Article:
Academic journal article Fuzzy Economic Review

A Theoretical Model for the Underground Economy

Academic journal article Fuzzy Economic Review

A Theoretical Model for the Underground Economy

Article excerpt

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The aim of this work is to build a theoretical model that explains the presence of the underground economy and the reasons for the cyclical pattern of its impact. A new way of looking at the problem of the underground economy is to consider the productive structure of a regular firm and an underground ('informal') firm, completing the description of the microeconomic behaviour of the agents with the formalization of the behaviour of the state in the presence of the regular economy and the underground economy.

In particular, in our model the firms perceive the intervention of the state as linked to the possible cost configurations of the regular and underground firms.

Predictably, the costs of a firm that uses irregular work, or that remains underground, will seem to be less than for regular work, while the perception of the risk of sanctions for its behaviour will become a fundamental element of the choice made by the firm. It will obviously be the inefficiency of identifying behaviours linked to the informal economy or the greater propensity for risk of the businessman or the fact that he estimates the expected costs deriving from activities to prevent and sanction his activities to be low that determines a possible 'competitive advantage' of the underground economy over the regular one.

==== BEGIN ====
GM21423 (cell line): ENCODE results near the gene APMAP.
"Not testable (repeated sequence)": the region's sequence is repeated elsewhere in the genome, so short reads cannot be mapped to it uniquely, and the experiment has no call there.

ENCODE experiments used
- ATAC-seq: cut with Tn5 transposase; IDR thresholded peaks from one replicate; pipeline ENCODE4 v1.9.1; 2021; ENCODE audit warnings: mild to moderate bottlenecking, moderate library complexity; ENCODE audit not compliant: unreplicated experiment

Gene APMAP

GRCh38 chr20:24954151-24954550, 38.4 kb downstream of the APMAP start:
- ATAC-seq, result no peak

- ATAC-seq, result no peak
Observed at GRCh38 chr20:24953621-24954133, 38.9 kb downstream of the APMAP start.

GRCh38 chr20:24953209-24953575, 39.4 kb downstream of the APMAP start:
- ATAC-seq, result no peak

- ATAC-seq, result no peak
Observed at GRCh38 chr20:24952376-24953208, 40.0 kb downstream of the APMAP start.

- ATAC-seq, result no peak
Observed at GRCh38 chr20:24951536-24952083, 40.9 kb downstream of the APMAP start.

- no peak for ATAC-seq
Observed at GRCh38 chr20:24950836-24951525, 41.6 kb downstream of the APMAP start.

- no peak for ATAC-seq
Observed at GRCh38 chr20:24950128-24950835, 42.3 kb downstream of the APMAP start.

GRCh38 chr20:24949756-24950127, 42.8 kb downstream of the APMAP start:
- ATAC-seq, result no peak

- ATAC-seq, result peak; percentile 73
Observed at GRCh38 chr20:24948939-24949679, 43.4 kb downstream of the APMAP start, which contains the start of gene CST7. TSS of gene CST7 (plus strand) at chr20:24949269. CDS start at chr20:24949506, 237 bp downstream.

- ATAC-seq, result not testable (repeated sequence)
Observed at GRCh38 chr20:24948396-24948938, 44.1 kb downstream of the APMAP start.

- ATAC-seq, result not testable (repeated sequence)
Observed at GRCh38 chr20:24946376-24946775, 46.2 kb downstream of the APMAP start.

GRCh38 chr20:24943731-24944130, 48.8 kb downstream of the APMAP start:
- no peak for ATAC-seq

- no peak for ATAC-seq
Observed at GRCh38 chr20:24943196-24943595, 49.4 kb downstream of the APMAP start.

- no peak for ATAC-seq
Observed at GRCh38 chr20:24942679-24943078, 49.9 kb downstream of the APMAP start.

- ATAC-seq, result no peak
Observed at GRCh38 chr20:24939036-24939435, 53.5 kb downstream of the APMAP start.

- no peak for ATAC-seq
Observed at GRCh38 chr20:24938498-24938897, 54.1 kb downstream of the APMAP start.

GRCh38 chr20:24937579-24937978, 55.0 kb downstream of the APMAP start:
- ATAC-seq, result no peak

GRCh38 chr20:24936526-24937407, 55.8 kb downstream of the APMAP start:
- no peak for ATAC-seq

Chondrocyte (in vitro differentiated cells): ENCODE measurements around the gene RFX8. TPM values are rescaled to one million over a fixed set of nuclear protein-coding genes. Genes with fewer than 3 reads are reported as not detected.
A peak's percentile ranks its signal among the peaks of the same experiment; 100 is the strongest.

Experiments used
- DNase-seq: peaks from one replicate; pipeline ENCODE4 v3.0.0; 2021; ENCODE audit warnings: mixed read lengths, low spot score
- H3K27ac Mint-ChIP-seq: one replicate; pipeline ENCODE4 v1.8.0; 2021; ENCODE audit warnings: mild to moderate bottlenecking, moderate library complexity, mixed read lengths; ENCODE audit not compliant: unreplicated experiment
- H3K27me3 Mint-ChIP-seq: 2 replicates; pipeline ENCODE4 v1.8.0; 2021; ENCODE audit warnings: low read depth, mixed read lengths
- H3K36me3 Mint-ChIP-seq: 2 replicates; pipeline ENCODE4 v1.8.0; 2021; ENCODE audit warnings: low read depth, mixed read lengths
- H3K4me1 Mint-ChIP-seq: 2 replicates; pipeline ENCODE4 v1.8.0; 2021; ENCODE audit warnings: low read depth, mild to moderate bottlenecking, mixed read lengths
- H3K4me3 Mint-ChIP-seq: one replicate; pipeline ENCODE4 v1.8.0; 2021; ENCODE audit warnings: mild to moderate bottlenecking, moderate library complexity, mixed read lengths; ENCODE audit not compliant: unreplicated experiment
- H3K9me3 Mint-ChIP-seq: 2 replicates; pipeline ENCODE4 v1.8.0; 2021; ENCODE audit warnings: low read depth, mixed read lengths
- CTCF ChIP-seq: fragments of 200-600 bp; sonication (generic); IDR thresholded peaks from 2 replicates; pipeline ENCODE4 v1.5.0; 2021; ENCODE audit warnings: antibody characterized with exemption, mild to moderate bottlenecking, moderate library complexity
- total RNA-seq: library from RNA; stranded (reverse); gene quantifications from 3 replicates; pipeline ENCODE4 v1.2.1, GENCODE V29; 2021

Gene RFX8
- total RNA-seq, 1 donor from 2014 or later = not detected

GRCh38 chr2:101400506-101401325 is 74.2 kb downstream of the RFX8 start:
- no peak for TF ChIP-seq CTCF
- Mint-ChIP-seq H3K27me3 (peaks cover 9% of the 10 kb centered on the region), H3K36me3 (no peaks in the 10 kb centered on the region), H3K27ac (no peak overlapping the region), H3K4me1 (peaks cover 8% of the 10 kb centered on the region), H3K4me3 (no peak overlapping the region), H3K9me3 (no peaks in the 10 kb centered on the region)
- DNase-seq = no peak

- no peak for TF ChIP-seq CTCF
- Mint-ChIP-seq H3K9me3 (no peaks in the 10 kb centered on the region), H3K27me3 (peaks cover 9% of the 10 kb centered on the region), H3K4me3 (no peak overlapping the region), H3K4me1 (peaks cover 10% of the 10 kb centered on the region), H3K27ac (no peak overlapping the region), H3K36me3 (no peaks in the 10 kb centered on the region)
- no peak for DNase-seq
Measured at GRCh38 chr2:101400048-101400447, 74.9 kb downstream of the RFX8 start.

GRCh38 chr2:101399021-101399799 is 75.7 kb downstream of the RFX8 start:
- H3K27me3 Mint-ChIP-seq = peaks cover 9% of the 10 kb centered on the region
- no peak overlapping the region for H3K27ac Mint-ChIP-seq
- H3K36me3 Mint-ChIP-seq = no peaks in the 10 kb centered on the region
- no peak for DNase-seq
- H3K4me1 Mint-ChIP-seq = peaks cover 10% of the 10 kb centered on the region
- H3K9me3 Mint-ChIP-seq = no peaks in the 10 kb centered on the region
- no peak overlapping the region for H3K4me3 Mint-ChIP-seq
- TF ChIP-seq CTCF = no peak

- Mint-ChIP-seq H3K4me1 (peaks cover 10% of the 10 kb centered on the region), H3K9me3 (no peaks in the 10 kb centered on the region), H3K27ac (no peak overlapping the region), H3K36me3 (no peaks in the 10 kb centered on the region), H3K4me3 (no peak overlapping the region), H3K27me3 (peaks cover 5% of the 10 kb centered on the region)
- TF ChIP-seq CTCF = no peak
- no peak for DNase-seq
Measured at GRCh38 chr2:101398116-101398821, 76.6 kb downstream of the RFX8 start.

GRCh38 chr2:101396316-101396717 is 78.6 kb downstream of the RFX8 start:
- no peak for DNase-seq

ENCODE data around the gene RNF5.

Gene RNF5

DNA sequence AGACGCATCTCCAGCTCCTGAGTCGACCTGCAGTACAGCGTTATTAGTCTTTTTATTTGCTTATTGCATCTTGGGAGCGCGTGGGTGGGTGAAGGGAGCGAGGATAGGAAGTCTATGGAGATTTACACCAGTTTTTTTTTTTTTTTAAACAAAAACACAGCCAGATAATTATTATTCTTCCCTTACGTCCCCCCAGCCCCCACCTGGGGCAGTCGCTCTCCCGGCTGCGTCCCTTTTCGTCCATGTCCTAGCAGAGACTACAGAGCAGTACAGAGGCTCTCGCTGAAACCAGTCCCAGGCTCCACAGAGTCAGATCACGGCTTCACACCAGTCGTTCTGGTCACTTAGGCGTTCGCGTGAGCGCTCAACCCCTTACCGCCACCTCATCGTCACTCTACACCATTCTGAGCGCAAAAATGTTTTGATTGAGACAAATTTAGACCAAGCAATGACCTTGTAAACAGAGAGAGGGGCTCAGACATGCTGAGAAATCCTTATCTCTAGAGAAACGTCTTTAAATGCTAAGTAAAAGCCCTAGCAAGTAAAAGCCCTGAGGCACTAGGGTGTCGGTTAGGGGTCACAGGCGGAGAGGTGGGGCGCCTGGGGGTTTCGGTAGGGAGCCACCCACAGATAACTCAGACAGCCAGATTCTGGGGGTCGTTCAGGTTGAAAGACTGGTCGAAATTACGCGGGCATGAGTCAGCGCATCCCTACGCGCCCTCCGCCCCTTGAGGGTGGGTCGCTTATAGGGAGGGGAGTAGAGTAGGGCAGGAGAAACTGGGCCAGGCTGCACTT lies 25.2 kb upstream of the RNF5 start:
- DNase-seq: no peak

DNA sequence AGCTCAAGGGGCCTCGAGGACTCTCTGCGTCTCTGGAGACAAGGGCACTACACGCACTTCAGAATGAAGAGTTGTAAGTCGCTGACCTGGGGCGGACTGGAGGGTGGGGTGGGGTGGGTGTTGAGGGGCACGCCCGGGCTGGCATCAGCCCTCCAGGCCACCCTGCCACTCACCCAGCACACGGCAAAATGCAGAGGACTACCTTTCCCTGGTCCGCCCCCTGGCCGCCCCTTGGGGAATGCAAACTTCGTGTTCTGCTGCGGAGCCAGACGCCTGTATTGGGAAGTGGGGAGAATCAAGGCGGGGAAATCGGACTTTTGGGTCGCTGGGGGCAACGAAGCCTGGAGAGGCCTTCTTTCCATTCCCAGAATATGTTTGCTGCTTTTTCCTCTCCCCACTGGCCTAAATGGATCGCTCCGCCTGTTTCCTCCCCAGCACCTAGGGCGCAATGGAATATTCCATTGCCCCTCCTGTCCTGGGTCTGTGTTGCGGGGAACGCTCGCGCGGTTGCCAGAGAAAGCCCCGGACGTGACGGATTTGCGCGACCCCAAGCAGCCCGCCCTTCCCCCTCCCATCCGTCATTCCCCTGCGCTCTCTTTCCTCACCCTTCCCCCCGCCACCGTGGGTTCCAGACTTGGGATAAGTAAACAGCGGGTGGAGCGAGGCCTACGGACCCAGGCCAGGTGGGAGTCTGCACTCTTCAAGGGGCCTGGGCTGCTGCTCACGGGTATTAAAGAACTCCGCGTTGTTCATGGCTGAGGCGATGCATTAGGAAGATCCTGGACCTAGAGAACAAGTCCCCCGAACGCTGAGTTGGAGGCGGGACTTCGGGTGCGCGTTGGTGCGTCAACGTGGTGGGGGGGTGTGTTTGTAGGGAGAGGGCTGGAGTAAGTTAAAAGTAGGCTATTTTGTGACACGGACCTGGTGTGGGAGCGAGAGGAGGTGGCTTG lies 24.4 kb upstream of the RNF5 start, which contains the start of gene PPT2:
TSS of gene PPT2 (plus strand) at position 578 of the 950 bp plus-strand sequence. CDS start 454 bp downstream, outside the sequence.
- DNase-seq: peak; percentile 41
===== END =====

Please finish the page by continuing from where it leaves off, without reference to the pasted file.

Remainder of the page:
It has been said that operators in the regular economy choose to conduct their activities using real resources and having objective functions in which the risk of a sanction is not contemplated (they have no reason to acquire a 'figurative' productive factor to use at the time when they are sanctioned, such as, for example, a bribe to not be prosecuted for a crime). Underground operators choose to conduct irregular activities and to assume the risk of a sanction due to this. The cost differential that arises from the irregular behaviour (which, as we said, reflects a lower overall cost of production) can potentially be 'covered' by a greater cost for the acquisition of a 'figurative' production factor as a consequence of more efficient state action to combat the underground economy.

The theoretical work presented in this paper is part of the broader literature on the illegal behaviour of firms. To the traditional 'Beckerian' approach that, for some time, has constituted the 'mainstream' approach to these subjects, in both the classic (Becker, 1968) and more advanced versions (such as Schmidt and Witte, 1984), there has now been added the 'strategic-structural' approach (Schelling, 1984), which has more strictly posed the problem of the criminal organization, its internal structure and the strategic interaction inside 'gangs' and the relationship between the state and the subjects of the illegal economy (Marino and Timpano, 1997). The contribution of the latter thread has been important both at the descriptive level and in relation to possible implications for economic policy.


The underground economy is a problem not only from an economic standpoint, but also, and especially, from a social perspective since its effects are reflected in the workers' private lives, causing them problems and also often upsetting their psychological balance. Consequently, the reduction of the irregular economy and labour becomes one of the main objectives of labour policies.

Undeclared employment and the irregular economy are an indicator of inefficient use of production factors, of tax and social security contribution evasion and, ultimately, of economic and social hardship.

Consider also that in many European regions, the phenomenon shows obvious structural characteristics; in other words, it has persisted for several decades, despite the fact that in other regions it is more a cyclical phenomenon or a phenomenon that shows a tendency to significant reduction (Meldolesi, 2000, 2001; Schneider, 1998). …

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